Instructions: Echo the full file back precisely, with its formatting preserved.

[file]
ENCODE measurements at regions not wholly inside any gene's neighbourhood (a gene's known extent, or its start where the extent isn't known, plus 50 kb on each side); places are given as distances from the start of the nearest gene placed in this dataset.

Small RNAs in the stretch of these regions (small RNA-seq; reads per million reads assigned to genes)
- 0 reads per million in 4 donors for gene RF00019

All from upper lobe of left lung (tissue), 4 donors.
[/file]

ENCODE measurements at regions not wholly inside any gene's neighbourhood (a gene's known extent, or its start where the extent isn't known, plus 50 kb on each side); places are given as distances from the start of the nearest gene placed in this dataset.

Small RNAs in the stretch of these regions (small RNA-seq; reads per million reads assigned to genes)
- 0 reads per million in 4 donors for gene RF00019

All from upper lobe of left lung (tissue), 4 donors.